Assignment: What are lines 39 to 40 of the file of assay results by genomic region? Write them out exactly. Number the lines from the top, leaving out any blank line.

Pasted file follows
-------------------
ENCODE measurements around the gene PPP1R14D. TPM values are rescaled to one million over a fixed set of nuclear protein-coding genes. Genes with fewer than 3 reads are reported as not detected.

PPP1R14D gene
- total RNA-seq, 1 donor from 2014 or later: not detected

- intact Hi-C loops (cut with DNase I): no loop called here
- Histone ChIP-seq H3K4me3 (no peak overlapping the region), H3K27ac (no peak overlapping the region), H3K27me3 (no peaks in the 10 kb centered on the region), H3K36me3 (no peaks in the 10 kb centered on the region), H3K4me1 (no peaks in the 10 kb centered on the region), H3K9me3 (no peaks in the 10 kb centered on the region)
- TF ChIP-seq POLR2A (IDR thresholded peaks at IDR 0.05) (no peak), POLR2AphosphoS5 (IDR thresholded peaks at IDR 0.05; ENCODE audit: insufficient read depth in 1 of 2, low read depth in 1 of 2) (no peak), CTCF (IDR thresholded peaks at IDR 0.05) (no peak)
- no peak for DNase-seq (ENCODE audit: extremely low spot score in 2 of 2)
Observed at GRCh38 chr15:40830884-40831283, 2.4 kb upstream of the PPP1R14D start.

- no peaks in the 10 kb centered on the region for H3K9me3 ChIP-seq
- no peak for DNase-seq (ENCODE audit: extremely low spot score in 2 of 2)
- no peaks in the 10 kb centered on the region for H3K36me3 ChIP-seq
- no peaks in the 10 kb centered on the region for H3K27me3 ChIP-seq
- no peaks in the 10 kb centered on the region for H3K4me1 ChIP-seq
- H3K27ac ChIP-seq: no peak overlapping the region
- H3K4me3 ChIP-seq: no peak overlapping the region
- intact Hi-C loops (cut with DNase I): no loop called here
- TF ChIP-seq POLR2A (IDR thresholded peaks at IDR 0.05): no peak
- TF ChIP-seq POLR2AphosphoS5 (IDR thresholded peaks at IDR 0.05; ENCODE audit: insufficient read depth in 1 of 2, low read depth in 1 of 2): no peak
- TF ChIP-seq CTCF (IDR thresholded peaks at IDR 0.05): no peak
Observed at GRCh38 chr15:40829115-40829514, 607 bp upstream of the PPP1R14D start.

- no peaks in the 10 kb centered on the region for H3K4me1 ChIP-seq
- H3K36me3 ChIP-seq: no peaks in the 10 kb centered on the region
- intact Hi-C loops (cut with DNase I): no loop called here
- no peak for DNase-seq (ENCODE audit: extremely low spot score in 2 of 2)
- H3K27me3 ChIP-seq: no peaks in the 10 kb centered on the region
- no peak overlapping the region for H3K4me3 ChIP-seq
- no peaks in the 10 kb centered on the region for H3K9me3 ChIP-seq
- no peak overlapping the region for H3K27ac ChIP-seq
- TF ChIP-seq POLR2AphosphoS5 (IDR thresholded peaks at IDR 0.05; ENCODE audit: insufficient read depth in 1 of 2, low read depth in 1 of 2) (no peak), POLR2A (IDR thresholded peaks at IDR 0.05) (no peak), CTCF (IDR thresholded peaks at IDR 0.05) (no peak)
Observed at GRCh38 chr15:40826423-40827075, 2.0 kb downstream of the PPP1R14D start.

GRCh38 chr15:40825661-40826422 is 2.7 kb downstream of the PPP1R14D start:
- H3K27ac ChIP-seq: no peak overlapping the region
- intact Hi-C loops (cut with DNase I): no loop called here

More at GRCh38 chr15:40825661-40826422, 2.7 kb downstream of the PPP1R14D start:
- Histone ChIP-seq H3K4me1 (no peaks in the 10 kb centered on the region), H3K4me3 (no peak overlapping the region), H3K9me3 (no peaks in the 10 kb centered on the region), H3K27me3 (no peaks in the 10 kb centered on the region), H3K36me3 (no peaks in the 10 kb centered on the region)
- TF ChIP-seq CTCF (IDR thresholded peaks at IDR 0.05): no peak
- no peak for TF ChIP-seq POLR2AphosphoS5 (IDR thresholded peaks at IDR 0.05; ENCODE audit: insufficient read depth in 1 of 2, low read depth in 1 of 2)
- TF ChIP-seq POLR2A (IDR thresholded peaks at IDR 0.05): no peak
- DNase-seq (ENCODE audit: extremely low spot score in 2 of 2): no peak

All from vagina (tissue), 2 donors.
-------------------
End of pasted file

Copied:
- DNase-seq (ENCODE audit: extremely low spot score in 2 of 2): no peak

All from vagina (tissue), 2 donors.